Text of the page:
Tuesday, 15 June 2010


This one was a true story about a man called Paul Farmer who has had a lot of success in improving public health for the poor. It all began when he went to Haiti during college, and was appalled. Impressively, bit by bit, he managed to set up an extremely good public health system in a very poor area in Haiti. His work spread to other countries, and he's had a wide impact. Apparently the way in which TB was being treated globally was encouraging the development of MDR (multiple drug resistant TB) which is obviously very dangerous. The central problem in treating it was that the drugs were deemed too expensive, and managing patient lifestyles (food security, etc etc) too difficult. He managed to get the drugs made cheaper, and also entirely shift the paradigm for what was possible in monitoring patient lifestyles.

So all very impressive. He is really dedicated to the idea that you ought to work for the poor, because that's a good in itself, a clear area of moral clarity. He doesn't think you should work for money, or even for a feeling of personal efficacy (which was interesting, as I'd just been feeling jealous of just that aspect of his life!). In fact, he himself feels deeply guilty when not focused on working for the poor. I have often noticed that when Americans come to Africa they are amazed by the poverty. They can't believe it is possible, or should be allowed. They just think it shouldn't be possible, and is some kind of insult to the world. Which is maybe the right way to see it, but it's also a very first world, naïve view. But whatever. He still saved thousands and thousands of peoples lives. You can't argue with that.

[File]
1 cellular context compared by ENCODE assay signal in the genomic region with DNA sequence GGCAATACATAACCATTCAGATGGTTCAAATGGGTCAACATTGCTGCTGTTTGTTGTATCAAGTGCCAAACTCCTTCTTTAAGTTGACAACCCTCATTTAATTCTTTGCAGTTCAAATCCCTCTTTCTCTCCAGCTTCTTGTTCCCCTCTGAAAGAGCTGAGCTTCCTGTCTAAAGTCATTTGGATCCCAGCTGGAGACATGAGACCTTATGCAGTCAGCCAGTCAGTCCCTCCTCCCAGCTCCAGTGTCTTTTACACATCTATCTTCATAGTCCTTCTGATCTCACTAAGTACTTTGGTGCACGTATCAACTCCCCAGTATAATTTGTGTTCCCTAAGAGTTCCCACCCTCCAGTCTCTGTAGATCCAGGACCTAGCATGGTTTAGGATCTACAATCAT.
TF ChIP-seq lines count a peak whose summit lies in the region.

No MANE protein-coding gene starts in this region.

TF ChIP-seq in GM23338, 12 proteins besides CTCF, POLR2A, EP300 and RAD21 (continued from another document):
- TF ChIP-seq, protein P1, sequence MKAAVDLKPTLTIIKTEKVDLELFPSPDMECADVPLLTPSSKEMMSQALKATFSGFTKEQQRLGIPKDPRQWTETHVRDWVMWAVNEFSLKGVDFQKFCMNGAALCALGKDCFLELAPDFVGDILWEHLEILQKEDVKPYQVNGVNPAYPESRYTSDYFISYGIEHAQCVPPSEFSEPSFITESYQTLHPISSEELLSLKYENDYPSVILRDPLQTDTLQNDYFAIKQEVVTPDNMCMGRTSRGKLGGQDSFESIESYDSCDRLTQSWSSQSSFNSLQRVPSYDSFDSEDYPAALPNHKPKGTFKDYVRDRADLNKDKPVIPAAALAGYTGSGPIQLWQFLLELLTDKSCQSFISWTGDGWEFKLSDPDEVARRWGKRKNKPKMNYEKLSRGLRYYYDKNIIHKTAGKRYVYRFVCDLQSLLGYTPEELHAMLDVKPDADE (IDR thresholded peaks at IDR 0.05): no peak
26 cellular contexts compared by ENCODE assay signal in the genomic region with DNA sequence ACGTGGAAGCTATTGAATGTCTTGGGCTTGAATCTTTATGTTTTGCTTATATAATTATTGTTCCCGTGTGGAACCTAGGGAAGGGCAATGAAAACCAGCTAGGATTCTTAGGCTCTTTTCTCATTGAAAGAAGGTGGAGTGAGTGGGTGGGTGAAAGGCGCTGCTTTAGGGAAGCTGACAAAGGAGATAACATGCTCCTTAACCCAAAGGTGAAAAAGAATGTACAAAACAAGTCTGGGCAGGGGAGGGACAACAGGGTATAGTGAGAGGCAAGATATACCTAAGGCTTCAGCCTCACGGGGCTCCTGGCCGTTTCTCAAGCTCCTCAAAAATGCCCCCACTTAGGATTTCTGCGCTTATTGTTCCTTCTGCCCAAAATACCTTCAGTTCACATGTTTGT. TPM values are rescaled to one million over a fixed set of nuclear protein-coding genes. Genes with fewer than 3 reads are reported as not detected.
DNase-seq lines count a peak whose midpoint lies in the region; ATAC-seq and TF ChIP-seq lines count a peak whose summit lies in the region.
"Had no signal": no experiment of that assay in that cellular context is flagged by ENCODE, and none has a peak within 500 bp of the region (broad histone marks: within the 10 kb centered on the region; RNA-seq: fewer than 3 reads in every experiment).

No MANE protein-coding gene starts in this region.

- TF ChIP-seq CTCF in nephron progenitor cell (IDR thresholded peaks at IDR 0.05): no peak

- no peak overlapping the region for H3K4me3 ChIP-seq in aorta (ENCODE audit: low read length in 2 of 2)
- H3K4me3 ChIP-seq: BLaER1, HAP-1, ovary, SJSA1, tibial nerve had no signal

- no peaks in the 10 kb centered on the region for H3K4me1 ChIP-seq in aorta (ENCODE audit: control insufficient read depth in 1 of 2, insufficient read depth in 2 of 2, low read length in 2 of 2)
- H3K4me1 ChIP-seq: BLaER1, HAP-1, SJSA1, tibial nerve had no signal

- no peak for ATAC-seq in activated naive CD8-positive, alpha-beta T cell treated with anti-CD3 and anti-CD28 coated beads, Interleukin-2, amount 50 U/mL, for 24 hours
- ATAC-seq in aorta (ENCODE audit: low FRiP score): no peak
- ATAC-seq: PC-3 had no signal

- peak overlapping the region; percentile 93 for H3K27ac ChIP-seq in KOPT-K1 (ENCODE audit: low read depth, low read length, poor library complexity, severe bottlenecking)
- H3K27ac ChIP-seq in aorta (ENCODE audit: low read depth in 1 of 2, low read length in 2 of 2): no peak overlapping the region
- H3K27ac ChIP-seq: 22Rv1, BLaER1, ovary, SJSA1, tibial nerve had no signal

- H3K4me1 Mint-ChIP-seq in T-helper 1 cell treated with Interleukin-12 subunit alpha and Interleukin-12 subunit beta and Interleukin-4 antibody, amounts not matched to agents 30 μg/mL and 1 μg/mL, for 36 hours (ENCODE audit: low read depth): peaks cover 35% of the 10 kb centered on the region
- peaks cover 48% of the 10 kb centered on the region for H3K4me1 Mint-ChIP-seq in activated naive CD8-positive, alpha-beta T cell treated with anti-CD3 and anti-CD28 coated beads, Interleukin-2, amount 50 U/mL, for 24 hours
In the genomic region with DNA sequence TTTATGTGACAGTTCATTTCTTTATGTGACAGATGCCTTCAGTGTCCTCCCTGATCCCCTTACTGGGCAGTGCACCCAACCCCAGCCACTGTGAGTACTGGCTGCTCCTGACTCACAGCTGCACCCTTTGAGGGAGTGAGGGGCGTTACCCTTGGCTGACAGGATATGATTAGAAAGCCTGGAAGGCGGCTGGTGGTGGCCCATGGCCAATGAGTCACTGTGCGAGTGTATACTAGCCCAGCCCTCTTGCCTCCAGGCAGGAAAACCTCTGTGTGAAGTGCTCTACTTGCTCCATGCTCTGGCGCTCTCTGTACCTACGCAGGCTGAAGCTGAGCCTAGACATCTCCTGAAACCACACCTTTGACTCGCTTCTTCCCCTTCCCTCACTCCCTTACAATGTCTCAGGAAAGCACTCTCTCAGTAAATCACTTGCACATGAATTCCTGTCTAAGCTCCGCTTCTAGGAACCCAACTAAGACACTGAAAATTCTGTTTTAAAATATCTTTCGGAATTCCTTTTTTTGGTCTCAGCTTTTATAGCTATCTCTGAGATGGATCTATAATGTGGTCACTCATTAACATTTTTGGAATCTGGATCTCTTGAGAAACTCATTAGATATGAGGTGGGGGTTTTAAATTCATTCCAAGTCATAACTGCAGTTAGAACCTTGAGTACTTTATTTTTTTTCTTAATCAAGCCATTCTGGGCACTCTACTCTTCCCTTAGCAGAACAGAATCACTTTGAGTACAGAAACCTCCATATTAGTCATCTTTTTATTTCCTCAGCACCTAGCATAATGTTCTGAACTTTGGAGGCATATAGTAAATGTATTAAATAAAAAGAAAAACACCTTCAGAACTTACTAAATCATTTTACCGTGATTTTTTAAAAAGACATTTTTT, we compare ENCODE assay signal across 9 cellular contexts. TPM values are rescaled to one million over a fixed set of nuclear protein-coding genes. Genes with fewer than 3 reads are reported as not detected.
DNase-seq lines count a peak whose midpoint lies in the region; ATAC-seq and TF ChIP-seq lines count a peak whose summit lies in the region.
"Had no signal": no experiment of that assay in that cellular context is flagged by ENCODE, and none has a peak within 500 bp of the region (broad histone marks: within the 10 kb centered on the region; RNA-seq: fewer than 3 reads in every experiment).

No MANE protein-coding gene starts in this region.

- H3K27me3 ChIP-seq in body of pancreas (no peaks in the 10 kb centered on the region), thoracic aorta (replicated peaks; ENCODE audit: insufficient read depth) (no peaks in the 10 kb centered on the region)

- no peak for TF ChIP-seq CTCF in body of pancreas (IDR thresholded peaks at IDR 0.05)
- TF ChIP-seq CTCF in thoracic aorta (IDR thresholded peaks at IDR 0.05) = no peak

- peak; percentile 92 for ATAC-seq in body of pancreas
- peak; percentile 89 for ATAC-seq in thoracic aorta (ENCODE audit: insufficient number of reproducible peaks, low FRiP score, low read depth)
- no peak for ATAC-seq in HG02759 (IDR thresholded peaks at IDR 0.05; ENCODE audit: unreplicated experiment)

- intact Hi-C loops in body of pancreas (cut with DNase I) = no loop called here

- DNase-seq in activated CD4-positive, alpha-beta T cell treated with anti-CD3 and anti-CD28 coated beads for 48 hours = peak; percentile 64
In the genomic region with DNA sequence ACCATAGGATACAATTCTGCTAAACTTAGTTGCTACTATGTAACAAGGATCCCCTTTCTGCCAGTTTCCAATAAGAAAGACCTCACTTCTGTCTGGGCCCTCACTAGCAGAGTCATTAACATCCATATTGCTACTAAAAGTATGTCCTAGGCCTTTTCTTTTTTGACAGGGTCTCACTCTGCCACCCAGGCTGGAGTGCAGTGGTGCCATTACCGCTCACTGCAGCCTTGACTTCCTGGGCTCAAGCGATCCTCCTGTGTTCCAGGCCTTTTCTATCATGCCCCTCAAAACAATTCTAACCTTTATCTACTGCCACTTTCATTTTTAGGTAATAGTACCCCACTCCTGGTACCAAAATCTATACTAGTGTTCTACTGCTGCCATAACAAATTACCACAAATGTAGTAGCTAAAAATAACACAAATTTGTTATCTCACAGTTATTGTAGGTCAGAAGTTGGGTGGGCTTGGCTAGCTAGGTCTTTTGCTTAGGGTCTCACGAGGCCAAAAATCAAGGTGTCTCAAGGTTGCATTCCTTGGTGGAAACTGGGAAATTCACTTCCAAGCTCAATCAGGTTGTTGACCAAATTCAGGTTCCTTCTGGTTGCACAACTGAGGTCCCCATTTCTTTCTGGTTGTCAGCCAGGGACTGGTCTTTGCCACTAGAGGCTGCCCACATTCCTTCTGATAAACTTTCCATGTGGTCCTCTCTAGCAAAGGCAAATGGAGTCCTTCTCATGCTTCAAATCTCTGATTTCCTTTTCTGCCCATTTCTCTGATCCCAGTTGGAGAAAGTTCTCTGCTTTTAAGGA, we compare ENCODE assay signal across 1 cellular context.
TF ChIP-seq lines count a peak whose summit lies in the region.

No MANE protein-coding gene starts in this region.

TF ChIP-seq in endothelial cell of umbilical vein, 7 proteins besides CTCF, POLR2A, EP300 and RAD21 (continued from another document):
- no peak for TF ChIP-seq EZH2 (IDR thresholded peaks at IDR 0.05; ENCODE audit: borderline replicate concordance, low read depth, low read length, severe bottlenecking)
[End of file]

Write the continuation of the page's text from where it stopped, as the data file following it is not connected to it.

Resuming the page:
Well maybe you can a little bit. It was an interesting book, but I had a couple of difficulties with it that made it a slightly uncomfortable read. For one thing, I'm not really sure I think that much money should be being spent on health. I'm not sure that there's any point in just keeping people alive, basically through donations, without creating jobs, environmental sustainability, political stability etc. You shouldn't just be pumping up population levels, because that will just make all the other problems worse, which will mean more issues for health, and thus more donations etc etc. So I'm not sure it's actually the right priority. I know it sounds really cold, but if I was running a government, I'd spend much more money on education than on health. I think education starts to feed back and fix problems on its own, in a way improving health just doesn't. Though then the books tells how one of Farmer's clinics was bombed by the Shining Path guerillas, because they thought that these small improvements of the poor's life just delayed the necessary revolution. I can't deny I do sort of see the logic. So that made me feel a bit Pol Pot.

1 comment:

  1. You can't have gains in other areas without a healthy public, because lack of nutrition and disease really impact How smart a kid will be, and productivity of the workers. So if you can raise the general level of health, some of those other things might flow naturally. Or not. But would you feel like going to school if you had intestinal worms and malaria?